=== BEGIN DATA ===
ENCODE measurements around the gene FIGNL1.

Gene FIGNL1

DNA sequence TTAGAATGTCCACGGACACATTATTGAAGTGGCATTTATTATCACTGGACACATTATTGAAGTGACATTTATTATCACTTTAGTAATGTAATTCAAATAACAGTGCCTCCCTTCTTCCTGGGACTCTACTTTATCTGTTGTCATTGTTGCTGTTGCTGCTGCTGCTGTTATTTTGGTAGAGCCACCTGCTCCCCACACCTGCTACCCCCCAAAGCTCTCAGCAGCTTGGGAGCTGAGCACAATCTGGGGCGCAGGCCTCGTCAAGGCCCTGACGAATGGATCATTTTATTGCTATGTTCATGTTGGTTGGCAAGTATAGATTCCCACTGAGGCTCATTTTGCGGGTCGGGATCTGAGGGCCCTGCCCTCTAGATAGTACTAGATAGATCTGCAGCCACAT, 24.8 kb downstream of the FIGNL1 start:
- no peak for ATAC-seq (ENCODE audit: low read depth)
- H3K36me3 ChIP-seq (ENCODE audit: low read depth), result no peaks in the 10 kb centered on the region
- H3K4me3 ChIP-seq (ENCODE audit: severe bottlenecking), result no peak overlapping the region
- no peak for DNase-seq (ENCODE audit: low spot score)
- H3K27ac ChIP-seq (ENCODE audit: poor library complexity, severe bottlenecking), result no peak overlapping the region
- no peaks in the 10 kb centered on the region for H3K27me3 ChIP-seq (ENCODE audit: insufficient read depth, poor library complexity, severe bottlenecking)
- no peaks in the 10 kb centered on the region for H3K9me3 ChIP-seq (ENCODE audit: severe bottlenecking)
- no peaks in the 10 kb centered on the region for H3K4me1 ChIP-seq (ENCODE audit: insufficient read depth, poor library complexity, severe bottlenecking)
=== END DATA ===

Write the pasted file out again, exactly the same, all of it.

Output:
ENCODE measurements around the gene FIGNL1.

Gene FIGNL1

DNA sequence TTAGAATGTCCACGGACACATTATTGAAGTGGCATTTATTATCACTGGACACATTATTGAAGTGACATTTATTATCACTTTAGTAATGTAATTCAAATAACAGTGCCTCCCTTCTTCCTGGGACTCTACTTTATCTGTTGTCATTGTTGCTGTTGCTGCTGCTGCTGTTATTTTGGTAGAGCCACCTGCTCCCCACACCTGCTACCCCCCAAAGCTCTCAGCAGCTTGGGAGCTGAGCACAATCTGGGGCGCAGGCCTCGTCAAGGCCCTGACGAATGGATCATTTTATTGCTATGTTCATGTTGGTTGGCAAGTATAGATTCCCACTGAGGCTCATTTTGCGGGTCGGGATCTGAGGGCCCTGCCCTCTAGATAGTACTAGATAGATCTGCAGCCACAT, 24.8 kb downstream of the FIGNL1 start:
- no peak for ATAC-seq (ENCODE audit: low read depth)
- H3K36me3 ChIP-seq (ENCODE audit: low read depth), result no peaks in the 10 kb centered on the region
- H3K4me3 ChIP-seq (ENCODE audit: severe bottlenecking), result no peak overlapping the region
- no peak for DNase-seq (ENCODE audit: low spot score)
- H3K27ac ChIP-seq (ENCODE audit: poor library complexity, severe bottlenecking), result no peak overlapping the region
- no peaks in the 10 kb centered on the region for H3K27me3 ChIP-seq (ENCODE audit: insufficient read depth, poor library complexity, severe bottlenecking)
- no peaks in the 10 kb centered on the region for H3K9me3 ChIP-seq (ENCODE audit: severe bottlenecking)
- no peaks in the 10 kb centered on the region for H3K4me1 ChIP-seq (ENCODE audit: insufficient read depth, poor library complexity, severe bottlenecking)